Baltimore Gas and Electric Co., anticipating vast changes in the utility industry of the future, yesterday announced a corporate marriage with the Potomac Electric Power Co. that will create the nation's ninth-largest power company.
The merger agreement -- the largest ever between two utilities -- will result in an entity with $15 billion in assets that serves a population of 4.5 million in Maryland and Washington when completed in early 1997.
As part of the stock-swap transaction, BGE intends to relocate its 180-year-old corporate headquarters to the Annapolis area from downtown Baltimore, the largest in a series of symbolic losses that have cut into the city's deteriorating professional and corporate base.
"This gives us a lot of flexibility going forward," said Christian H. Poindexter, BGE's chairman and chief executive, who will become chief executive of the as-yet-unnamed combined company. "This combination creates a larger, stronger company that allows us to compete in a way neither of our companies could do alone. We will be able to provide service at a lower cost than would otherwise be possible."
The combined BGE-PEPCO utility, with 1.8 million electricity customers and more than 530,000 natural gas customers, expects to save $1.3 billion over a 10-year period.
AThe merger comes as the utility industry is bracing for increased competition and deregulation brought about primarily by the 1992 Energy Policy Act. With that law, the Federal Energy Regulatory Commission overseeing utilities has directed states to adopt policies leading to increased competition between power suppliers and transmitters.
"The Energy Policy Act changed the world, and it's still changing," said Edward F. Mitchell, PEPCO's chairman and chief executive, who will be chairman of the future company. "We were faced with a decision: Do you remain small or look aggressively for other alternatives? We think we've done that."
Various utilities have unveiled plans to band together as a result of the 1992 act, both to create operating efficiencies and to stave off unwanted takeovers. Most recently, Philadelphia-based PECO Energy Co. proposed a $3.8 billion hostile takeover of PP&L; Resources Inc., its counterpart in northeastern Pennsylvania, after attempts at a friendly merger failed. The two continue to battle.
"I think the merger between BGE and PEPCO was inevitable," said Ronald S. Tanner, a Legg Mason Wood Walker Inc. utility industry analyst. "There are analogies to be made to the telecommunications industry, where you now have only a handful of significant players."
Many analysts predict that by the end of the decade, the 160 utility firms in the United States could shrink to roughly 100 through partnerships similar to the one planned by BGE and PEPCO.
"This is the leading edge of a wave," said Bruce G. Humphrey, director of research for Cambridge Energy Research Associates, Massachusetts-based consulting firm. "I think you'll see a lot more mergers this year, perhaps as many as one a month. There's a strong view out there that, as competition becomes more prevalent, bigger is better."
Both Mr. Poindexter and Mr. Mitchell cited geographic size and competition as the primary factors in the union but noted that the proposed company's $5 billion in annual revenues made it a difficult target for a hostile raid.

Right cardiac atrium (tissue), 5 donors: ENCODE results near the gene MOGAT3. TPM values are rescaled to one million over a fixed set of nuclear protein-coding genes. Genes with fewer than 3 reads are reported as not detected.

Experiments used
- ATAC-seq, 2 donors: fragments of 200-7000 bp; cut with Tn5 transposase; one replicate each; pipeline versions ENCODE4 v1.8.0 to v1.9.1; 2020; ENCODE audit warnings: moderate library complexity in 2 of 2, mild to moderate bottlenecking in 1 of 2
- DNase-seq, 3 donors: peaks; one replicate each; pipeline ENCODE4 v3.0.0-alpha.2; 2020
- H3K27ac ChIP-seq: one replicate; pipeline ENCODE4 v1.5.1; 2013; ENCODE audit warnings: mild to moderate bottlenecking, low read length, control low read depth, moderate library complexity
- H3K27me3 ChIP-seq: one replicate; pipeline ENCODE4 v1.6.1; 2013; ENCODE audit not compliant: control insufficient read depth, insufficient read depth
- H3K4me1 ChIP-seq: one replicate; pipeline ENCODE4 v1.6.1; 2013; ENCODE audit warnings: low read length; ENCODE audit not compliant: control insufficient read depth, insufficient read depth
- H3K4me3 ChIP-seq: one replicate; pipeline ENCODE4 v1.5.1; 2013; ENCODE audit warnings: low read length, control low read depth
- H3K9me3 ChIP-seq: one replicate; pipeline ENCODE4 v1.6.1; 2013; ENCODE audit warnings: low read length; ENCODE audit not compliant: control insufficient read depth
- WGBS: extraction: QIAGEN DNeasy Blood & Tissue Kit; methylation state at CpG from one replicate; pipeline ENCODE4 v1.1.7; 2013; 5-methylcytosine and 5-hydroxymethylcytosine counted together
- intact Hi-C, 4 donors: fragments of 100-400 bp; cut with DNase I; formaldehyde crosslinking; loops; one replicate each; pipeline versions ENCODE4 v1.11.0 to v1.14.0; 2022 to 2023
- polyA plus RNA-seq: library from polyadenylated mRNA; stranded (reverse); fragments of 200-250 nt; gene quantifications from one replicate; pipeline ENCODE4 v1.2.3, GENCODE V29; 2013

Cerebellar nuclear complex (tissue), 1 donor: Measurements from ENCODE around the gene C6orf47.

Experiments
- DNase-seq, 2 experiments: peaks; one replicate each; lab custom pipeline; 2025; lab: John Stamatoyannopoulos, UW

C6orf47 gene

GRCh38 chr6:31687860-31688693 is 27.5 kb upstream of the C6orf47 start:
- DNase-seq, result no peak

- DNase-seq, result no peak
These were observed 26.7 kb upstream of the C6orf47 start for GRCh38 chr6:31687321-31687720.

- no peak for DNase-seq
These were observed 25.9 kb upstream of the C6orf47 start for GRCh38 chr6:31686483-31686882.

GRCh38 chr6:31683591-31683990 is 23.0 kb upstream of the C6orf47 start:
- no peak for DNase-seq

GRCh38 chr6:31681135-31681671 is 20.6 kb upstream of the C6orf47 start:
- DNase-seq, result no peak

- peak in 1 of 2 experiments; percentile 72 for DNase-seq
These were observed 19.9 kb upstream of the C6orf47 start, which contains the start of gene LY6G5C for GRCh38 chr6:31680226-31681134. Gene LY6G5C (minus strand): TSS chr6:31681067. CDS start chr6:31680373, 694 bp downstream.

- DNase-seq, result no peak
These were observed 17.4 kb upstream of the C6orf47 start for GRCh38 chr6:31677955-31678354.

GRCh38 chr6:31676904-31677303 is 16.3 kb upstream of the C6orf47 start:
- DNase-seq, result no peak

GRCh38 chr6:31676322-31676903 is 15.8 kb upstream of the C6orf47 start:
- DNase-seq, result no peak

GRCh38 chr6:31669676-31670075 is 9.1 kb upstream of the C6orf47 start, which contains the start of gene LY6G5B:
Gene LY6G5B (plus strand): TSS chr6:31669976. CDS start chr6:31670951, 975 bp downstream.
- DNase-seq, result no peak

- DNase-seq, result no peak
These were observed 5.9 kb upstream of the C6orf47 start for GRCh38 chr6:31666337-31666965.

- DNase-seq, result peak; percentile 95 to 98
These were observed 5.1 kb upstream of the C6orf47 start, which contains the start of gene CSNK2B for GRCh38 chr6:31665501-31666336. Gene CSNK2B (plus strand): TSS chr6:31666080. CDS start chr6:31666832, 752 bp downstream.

"Small companies will have less control over their own destiny," Mr. Mitchell said. "This allows us to maintain control."
A significant portion of the anticipated BGE-PEPCO savings are expected to come from the elimination of 1,200 jobs. Mr. Mitchell said the new company will trim roughly 10 percent of the combined work force through layoffs, an immediate hiring freeze and attrition.
"It will be a hardship for some, but if the savings come to bear, it will mean economic growth for the region as a whole," Mr. Mitchell said at a press conference to announce the merger.
Each company also will shift its corporate headquarters from its home base to the Annapolis area, a symbolic mid-point between Baltimore and Washington that will be easily accessible to executives. Roughly 200 BGE and PEPCO executives will be affected by the move.
"We'll do everything we can to maintain a presence in Baltimore," said Edward A. Crooke, BGE's president and chief operating officer, who will become vice chairman of the new company and chairman of the concern's non-regulated subsidiaries. "This is not similar to a merger where the headquarters ends up in Charlotte, after all."
Mr. Crooke added that BGE has no plans to either sell or vacate its 21-story headquarters building at 39 W. Lexington St., where it has operated since 1916.
BGE has 1,350 employees in downtown Baltimore, down from 1,700 three years ago.
The proposed marriage must be approved by shareholders, the Securities & Exchange Commission, the Federal Energy Regulatory Commission, the Nuclear Regulatory Commission and the Maryland and Washington Public Service Commissions. BGE expects to hold a special shareholders meeting in January.
Frank B. Fulton Jr., a spokesman for the Maryland Public Service Commission, said the agency could not comment on the merger until an official plan is submitted.
To be determined
Christian H. Poindexter
Edward F. Mitchell for a year. To be succeeded by Mr. Poindexter.
Electric: 2,940 sq. miles
Gas: 627 sq. miles
$1.67 at the expected 1997 closing date